but in the interest of social and familial justice and harmony it must be done.
As requested, Brown told of being at a book signing where, after her presentation, she signed four copies of one of her books for a woman who had her husband in tow. After Brown had signed the books, the woman took them and said to her husband, “Come on, babe. Let’s go.”
The husband said, “No, I want to talk to her for a minute.”
“No. Let’s go. Let’s go,” the woman insisted.
The husband was adamant: “No. I want to talk to her for a minute.”
The woman would not relent. “No. Come on. Let’s go. Let’s go.”
The man was clear. “I’m going to talk to her for a second.”
At this point in relating the story, Brown told Tippett, “There was some tension in that conversation.” She recalled thinking of the man, “Oh, my God, you need to go. I don’t know why you want to stay.” What could a man have to say of merit or value about shame, the subject of the book Brown had just signed for the woman and the couple’s three daughters?
Acknowledging Brown’s discomfort with the tension, Tippett quipped, “Go with your wife!” Brown echoed her interviewer’s comment: “Yeah, go!”
The man, Brown continued, thanked her for the presentation she had just given. He said he liked everything she had said, especially the idea that people are happier and healthier when they reach out, tell their stories and “show up.” “But,” he said to the Social Work professor, “you didn’t mention men.” Apparently unfazed, Brown responded “I don’t study men.” The man could not help his sarcasm. “Well, that’s convenient,” he said. And then he continued, “Because we have shame, we have deep shame, but when we reach out and tell our stories, we get the emotional [bleep] beat out of us.”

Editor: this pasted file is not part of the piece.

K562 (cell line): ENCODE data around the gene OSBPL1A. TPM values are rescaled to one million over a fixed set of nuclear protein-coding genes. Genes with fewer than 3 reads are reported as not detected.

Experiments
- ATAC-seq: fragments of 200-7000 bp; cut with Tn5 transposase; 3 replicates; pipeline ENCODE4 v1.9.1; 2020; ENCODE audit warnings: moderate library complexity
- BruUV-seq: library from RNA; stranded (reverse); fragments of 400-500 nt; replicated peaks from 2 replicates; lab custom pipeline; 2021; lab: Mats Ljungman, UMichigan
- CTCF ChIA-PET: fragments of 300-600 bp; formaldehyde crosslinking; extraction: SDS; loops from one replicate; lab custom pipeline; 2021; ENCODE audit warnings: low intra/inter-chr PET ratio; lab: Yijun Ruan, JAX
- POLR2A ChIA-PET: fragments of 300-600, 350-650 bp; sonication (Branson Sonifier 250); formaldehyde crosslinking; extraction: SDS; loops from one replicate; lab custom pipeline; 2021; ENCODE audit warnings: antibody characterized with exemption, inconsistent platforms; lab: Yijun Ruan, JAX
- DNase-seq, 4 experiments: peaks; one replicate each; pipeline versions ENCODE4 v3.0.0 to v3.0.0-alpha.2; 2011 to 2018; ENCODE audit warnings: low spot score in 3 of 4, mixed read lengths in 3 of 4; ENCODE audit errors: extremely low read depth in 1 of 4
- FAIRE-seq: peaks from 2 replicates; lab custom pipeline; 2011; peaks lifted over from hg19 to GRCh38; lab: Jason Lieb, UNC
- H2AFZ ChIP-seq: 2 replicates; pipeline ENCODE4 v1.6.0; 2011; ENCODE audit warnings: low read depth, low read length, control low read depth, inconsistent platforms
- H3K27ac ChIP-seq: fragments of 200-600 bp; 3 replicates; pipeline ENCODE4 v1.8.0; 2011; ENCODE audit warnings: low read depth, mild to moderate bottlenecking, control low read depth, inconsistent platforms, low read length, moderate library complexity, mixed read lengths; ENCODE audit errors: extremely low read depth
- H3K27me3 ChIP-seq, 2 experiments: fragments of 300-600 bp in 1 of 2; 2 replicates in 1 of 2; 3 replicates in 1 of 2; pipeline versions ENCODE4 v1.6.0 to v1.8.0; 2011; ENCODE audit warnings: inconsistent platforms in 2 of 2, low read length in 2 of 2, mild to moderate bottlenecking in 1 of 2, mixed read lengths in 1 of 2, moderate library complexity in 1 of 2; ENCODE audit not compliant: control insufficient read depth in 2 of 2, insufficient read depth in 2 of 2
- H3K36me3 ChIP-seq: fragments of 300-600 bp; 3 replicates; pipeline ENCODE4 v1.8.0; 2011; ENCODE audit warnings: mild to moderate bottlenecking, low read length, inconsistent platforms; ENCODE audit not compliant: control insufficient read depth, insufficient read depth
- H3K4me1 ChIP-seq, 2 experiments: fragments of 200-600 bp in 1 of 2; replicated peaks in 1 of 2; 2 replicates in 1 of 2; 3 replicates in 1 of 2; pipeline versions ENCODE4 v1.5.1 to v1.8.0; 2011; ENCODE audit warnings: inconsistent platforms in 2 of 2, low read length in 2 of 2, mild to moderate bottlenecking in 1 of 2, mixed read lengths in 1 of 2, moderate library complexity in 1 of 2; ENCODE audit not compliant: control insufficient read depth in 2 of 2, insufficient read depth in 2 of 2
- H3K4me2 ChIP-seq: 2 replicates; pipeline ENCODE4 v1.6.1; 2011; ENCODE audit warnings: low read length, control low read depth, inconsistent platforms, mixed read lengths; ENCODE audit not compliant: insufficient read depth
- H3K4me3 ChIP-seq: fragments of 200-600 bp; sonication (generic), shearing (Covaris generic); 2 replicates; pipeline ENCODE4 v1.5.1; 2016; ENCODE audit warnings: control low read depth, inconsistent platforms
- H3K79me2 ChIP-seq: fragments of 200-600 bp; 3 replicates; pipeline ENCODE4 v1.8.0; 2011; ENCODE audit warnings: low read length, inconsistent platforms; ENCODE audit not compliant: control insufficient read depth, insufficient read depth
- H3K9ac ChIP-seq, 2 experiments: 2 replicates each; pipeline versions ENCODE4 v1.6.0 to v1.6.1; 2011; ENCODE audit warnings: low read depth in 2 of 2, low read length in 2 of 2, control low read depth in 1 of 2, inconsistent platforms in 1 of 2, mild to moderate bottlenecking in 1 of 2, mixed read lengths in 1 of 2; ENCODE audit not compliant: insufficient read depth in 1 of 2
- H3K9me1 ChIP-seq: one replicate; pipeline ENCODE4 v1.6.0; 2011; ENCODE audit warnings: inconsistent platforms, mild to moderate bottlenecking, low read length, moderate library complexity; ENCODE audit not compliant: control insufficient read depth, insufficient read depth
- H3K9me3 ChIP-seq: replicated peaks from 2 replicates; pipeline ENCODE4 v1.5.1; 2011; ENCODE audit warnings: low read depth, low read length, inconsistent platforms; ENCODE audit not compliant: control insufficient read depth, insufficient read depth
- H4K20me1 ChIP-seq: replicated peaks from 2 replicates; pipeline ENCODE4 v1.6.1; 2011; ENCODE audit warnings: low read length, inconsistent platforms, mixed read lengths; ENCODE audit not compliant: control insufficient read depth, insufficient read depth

The man then attempted to preempt the exculpation he may have come to expect when attempting to discuss men’s problems with women. Brown recalls that he said, “And before you say anything about those mean fathers and those coaches and those brothers and those bully friends: my wife and three daughters, the ones you just signed the books for, they would rather see me die on top of my white horse than have to watch me fall off.” The man in the yellow golf sweater then said “Thanks for listening,” and just turned and walked away.
Brown told Tippett this was an epiphany for her. “You know, when truth hits you, it just hits you and you know what it is the second it comes to you.” But it was a vague, partial epiphany at best. And her arrival at truth widely missed the destination.
The man had told Brown the problem wasn’t coming from men. Nonetheless, Brown told Tippett, “I remember driving home and having this moment where I was like, oh, my God. I am the patriarchy. I’m facilitating this. I’m participating in this.”
She was indeed facilitating this. And she was indeed participating in this. But this was not the patriarchy, nor any part of it. Patriarchy is a system of male power for the benefit of men. This was clearly not for the benefit of men.
What, then, was it? What system of power was Brown facilitating and participating in? Why could she not name it? And what are the implications of these questions for social research, social policy, social services and Social Work—and for our men, boys, families, communities and nation?
Social Constructionism teaches that what we perceive as reality is regulated and mediated through language, idioms, memes, narratives and other linguistic and shared literary devices that contain and convey our prevailing cultural assumptions. “Patriarchy” is a good example. That single word packs a tremendous cognitive and emotional payload. By its very utterance it sets conversations on edge. Patriarchy must exist because it has a name.
American philosopher Susanne K. Langer observed that “[T]he notion of giving something a name is the vastest generative idea that ever was conceived; its influence might well transform the entire mode of living and feeling, in the whole species, within a few generations.” Langer thus suggests that naming the unnamed can be prelude to analysis, discussion and change.